Source: Ventures Africa
The first lady of the United States of America, Michelle Obama, aka FLOTUS, arrived on the African continent three days ago with her mother and daughters, Malia and Sasha. Their trip includes stops in Liberia and Morocco, with the objectives of addressing issues that affect the girl child – under education, forced marriage, poverty and violence.

As part of her efforts to promote the education of female children in Africa, Obama met with the young women of Kakata, a leadership camp for girls in Liberia, on Monday. Here she admonished them to fight to remain in school in spite of barriers, particularly financial barriers.

Over a decade of civil war disrupted education in Liberia leaving dilapidated academic infrastructure and a substandard system of teaching and learning behind. Only a meagre 13 percent of Liberia’s school age population have access to adequate school facilities. Females account for less than half of that 13 percent; the daily observer reports that at the primary level, there is an estimated 1:1 ratio for boys and girls. But this ratio drops substantially to 3:1 as they head higher up, and eventually 3:0.

The reason for this is not far-fetched, besides financial issues, females bore the brunt of the war as they were subjected to extreme violence. Even when parents can afford to educate their daughters, an unsafe environment poses a problem. Michelle Obama’s visit is set to advance the efforts of the Liberian government in bridging this gap and improving the quality of education.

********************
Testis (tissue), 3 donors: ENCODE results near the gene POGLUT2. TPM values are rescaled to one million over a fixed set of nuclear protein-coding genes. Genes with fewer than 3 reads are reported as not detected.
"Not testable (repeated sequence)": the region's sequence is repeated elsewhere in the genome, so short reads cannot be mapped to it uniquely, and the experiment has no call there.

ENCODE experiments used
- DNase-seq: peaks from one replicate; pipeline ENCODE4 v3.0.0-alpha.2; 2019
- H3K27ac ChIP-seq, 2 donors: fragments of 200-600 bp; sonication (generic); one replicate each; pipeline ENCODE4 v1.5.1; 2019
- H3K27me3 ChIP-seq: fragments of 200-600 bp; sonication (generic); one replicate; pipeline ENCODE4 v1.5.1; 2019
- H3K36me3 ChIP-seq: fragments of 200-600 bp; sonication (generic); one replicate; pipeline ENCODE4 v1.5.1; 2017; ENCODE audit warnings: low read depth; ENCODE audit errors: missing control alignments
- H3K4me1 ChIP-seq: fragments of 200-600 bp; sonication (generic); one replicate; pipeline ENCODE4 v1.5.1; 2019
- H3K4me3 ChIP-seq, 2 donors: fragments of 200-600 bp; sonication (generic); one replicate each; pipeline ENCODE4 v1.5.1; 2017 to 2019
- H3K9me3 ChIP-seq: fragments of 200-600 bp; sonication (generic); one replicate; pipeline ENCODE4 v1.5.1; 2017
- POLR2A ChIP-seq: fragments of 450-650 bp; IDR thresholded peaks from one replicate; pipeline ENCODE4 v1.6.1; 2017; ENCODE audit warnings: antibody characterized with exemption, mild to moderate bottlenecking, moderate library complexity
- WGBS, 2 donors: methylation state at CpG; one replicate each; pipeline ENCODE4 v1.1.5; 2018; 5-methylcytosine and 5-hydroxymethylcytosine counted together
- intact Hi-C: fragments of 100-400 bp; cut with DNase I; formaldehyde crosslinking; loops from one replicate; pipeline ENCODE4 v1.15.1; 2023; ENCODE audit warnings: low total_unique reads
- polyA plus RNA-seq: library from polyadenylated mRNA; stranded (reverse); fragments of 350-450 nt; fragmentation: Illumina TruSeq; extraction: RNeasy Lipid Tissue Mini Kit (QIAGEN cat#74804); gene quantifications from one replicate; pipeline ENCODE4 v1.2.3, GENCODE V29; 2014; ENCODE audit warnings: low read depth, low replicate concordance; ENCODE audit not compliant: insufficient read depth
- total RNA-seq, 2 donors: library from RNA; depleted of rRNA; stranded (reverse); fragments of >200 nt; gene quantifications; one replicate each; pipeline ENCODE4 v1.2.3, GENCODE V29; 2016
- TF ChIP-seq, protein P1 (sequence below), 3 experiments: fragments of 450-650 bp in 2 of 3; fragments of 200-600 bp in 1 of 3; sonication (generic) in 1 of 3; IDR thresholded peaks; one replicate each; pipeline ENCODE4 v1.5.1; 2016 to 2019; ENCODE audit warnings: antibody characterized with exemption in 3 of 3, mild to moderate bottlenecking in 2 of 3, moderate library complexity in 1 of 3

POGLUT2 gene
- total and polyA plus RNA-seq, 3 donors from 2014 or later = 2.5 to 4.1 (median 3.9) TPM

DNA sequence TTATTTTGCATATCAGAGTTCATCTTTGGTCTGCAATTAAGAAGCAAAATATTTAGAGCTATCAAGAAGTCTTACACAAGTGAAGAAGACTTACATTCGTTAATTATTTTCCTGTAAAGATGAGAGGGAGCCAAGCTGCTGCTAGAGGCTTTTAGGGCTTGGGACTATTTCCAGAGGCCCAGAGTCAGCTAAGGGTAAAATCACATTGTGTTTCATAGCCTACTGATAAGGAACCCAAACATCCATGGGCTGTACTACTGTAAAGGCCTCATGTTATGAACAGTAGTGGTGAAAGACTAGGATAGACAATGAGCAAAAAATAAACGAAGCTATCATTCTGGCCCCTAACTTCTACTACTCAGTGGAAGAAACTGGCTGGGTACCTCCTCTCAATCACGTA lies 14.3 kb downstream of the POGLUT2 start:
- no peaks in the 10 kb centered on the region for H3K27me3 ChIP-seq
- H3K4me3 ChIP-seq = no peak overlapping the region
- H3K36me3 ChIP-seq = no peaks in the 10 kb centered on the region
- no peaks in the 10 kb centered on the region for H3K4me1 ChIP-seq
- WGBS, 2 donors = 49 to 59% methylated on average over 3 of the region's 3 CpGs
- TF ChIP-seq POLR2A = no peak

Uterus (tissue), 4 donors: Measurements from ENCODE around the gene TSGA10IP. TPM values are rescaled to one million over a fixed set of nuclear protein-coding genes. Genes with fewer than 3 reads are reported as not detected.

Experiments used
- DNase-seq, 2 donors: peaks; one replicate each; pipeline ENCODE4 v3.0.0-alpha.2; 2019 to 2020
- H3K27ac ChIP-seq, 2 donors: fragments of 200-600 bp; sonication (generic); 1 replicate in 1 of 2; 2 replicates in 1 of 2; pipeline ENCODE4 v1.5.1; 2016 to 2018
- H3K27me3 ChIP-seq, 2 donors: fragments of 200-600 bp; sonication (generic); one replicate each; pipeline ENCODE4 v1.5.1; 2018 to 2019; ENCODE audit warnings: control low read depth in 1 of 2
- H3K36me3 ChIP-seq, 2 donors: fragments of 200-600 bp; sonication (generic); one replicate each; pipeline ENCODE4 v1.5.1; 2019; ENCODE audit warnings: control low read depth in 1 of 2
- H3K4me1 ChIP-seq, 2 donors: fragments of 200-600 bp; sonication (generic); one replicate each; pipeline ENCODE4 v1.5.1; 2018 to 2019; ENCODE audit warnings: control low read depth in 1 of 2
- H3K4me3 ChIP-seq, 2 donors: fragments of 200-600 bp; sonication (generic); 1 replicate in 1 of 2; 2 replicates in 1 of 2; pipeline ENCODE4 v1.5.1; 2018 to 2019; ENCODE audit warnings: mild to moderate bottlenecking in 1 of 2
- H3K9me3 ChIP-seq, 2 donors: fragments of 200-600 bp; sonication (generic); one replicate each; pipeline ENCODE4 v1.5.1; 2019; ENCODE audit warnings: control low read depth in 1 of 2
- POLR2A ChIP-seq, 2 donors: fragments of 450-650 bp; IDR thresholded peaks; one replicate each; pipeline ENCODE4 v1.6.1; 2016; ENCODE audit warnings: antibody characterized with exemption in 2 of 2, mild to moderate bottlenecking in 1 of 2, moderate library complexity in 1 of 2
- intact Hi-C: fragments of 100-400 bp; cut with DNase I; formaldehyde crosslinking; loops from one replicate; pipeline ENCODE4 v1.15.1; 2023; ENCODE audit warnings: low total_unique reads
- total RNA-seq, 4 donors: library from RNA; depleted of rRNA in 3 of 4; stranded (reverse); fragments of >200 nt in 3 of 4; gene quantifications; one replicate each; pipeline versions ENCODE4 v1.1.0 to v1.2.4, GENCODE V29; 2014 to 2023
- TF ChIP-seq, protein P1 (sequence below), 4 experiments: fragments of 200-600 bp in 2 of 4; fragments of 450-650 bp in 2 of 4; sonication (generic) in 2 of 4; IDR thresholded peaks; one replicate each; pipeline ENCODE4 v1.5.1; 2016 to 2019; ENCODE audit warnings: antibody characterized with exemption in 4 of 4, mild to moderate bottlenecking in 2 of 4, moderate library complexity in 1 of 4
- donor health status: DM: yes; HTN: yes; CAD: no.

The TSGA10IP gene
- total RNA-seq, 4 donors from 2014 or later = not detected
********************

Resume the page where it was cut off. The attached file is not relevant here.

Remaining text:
Yesterday, her visit to Marrakech, Morocco was for the same purpose. Accompanied by Meryl Streep, Isha Sesay, and Frieda Pinto, FLOTUS launched a $100 million aid package to promote female education. She also urged young Moroccan women to participate in the ongoing conversation on female education around the world.

The education system in the Northern African country faces significant challenges; high drop-out rates, and like in Liberia, an imbalanced boy-girl education ratio. In Morocco, half of the girls over 15 are illiterate. According to Global Giving Foundation, an estimated 2.5 million girls of primary-school age live in the countryside, where less than half attend school. And when they do, over 80 percent drop out before finishing primary school.

This consequently translates to a poor female labour force participation, which the Millennium Challenge Corporation (MCC), a US government aid agency, says is one of the lowest in the world. Yesterday at Marrakech, the MCC also announced a $100-million fund for female education in Morocco. While the USAID pledged $400,000 through an NGO.

These funds are geared towards providing internships, new female dormitories, girl-friendly bathrooms and training for teachers. “I hope these funds help these girls succeed in the workforce and fulfil their boundless promise,” said Michelle Obama. Obama’s trip to these countries is part of her ‘Let Girls Learn’ initiative, aimed at helping adolescent girls around the world, 62 million of which are out of school, gain an education.

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